Bus interface 54 is connected to the configuration/status registers 55 and to two timer chips 51, each of which contains three sixteen-bit timers. At any one time, only one of the two timers is selected as active (by setting a corresponding bit in the configuration register 55). Bus interface 54 also includes an eight-bit data bus buffer and a sixteen-bit address decoder. An equality comparator is provided to detect the address bits which do not change based upon jumper selection. A GAL chip is used to decode the remaining address bits based upon jumper selection.
Timers 51 includes a pair of 82C54 timer chips (available from Intel Corporation of Santa Clara, Calif.) which provide timers for the four microphones and clocking for the speaker drivers; timing sequence is provided by sequencer 57. In a preferred embodiment, the timers 51 include clock rates up to 10 megahertz.
Control sequencer 57 is provided by a GAL Chip (such as a GAL 16V8A chip available from Lattice Semiconductor Corporation of Hillsboro, Oreg.) which is responsible for providing timing sequence. The GAL can track many pointer devices in front of one transducer frame. The GAL also provides the "sample" and "dump" signals used by analog processing 52.
Control 10 and 11 also receives and processes the signals from keys 36. In turn, the signals are provided to computer 200 through interface 54. In addition, processor supplies audio information (from the mouse 30) to audio out 59, which may be in the form of a standard DIN jack. Alternatively, audio may be supplied to the computer 200 through interface 54.
A method for determining position and attitudinal information from a pointing device in 3-D space is disclosed in co-pending application Ser. No. 07/601,942, now assigned to the assignee of the present case, the disclosure of which is hereby incorporated by reference.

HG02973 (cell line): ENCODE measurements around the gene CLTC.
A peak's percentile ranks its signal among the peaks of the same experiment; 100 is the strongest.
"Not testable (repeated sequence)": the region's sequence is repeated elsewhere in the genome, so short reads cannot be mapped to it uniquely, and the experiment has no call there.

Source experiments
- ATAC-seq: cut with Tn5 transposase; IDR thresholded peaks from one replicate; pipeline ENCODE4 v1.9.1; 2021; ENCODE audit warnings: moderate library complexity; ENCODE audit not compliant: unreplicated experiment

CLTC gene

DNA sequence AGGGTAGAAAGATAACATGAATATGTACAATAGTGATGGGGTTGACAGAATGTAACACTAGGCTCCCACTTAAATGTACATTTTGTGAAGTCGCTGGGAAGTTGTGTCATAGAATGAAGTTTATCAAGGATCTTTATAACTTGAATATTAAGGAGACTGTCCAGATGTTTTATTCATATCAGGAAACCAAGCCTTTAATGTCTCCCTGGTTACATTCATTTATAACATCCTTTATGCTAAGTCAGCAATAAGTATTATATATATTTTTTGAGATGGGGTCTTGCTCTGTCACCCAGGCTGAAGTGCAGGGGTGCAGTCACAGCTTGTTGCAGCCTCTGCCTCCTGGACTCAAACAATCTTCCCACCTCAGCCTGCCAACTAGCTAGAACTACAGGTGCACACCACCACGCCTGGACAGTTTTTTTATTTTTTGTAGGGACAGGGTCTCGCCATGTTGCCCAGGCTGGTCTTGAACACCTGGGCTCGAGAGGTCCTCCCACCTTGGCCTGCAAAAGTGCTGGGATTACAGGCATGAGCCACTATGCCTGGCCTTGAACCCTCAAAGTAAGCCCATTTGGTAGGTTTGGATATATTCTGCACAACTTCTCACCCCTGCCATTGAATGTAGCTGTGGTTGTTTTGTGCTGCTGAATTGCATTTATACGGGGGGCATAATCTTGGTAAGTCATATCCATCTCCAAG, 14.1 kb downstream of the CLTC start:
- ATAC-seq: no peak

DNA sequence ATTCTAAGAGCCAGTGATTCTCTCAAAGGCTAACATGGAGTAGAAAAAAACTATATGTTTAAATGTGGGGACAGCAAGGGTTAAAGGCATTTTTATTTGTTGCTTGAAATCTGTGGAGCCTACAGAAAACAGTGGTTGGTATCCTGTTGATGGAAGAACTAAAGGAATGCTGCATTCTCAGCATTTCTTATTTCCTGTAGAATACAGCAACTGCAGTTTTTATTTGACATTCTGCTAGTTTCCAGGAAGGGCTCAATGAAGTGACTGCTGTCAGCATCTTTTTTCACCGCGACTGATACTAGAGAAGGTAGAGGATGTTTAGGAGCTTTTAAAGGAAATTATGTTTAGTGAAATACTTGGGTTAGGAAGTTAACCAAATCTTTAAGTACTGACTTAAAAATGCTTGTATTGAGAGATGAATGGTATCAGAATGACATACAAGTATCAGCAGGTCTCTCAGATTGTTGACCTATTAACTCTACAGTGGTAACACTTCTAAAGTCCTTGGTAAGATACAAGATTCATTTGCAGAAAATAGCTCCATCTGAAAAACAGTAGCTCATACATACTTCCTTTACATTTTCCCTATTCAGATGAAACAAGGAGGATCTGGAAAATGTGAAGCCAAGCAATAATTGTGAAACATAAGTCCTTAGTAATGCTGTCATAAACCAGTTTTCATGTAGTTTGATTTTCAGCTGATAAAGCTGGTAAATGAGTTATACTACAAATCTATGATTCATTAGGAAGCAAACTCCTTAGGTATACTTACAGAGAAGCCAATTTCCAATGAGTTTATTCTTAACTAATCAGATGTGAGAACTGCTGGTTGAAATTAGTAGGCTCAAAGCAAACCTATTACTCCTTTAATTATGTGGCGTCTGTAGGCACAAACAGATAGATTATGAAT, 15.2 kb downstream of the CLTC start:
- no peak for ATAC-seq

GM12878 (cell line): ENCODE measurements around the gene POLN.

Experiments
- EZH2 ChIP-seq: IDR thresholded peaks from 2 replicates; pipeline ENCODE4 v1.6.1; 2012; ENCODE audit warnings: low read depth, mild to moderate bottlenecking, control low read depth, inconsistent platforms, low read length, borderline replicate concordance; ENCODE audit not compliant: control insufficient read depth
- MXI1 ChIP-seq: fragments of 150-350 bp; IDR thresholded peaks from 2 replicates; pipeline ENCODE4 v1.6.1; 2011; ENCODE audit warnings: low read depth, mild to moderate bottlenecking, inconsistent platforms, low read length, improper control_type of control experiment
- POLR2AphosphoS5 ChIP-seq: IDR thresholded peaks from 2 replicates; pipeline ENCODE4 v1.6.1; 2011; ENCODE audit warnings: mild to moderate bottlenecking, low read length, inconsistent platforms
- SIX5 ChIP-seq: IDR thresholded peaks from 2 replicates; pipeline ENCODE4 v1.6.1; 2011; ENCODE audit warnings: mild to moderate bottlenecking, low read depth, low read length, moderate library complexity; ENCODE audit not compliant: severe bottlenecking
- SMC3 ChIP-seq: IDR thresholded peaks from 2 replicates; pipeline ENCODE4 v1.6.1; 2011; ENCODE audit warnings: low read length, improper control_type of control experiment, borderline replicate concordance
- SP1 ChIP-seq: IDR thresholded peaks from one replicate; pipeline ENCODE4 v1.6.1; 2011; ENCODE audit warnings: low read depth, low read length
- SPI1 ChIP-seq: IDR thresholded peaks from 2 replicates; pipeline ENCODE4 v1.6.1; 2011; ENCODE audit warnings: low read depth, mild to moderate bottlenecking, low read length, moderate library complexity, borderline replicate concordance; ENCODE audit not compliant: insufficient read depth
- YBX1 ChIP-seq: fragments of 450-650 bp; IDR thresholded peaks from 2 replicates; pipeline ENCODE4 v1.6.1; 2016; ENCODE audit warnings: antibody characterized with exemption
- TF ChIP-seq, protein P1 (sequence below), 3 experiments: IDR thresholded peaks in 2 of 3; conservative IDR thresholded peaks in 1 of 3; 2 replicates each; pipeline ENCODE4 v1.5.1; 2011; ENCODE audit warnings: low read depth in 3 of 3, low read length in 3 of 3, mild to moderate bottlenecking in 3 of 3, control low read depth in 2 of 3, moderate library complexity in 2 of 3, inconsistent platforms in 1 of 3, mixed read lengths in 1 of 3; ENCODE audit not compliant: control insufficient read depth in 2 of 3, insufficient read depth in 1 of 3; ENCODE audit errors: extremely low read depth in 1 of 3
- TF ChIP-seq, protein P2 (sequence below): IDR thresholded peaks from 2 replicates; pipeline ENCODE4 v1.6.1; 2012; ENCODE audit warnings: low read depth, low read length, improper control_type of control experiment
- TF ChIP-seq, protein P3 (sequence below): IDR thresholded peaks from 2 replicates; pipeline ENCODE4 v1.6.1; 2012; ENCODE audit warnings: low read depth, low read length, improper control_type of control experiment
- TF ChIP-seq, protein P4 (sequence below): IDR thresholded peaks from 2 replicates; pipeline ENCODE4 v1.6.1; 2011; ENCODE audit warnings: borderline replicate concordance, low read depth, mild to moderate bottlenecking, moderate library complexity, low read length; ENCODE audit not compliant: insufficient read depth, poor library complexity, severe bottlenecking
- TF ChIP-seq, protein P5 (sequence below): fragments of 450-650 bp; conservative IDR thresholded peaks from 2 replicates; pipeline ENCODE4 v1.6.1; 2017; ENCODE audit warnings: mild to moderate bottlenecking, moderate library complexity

User operation of system 100 will now be described. System 100 provides two-dimensional and both stationary and moving three-dimensional operating modes. In the two-dimensional or "2D" operating mode, the mouse 30 operates as a conventional mouse, reporting two-dimensional positions on a desk top plane; in this mode, the mouse 30 is compatible with Logitech (Fremont, Calif.) and Microsoft (Redmond, Wash.) pointing devices. The 2D mode is entered when the computer determines from the height information that the mouse is resting on the desk top. The "6D" mode, or moving 3D mode, permits six degrees of freedom (i.e., reporting three-dimensional positions with three rotational orientations within a three-dimensional space).
1) Pitch is rotation about the X axis.
2) Yaw is rotation about the Y aids.
3) Roll is rotation about the Z axis.
In the stationary 3D mode, the mouse is docked on a pedestal, and only reports the rotational orientations. Preferably, the computer learns the mouse has docked by the activating of a switch on the bottom of the mouse, coupled with a determination that the mouse is above the desk top to distinguish activation of the switch on the desk top in 2D mode.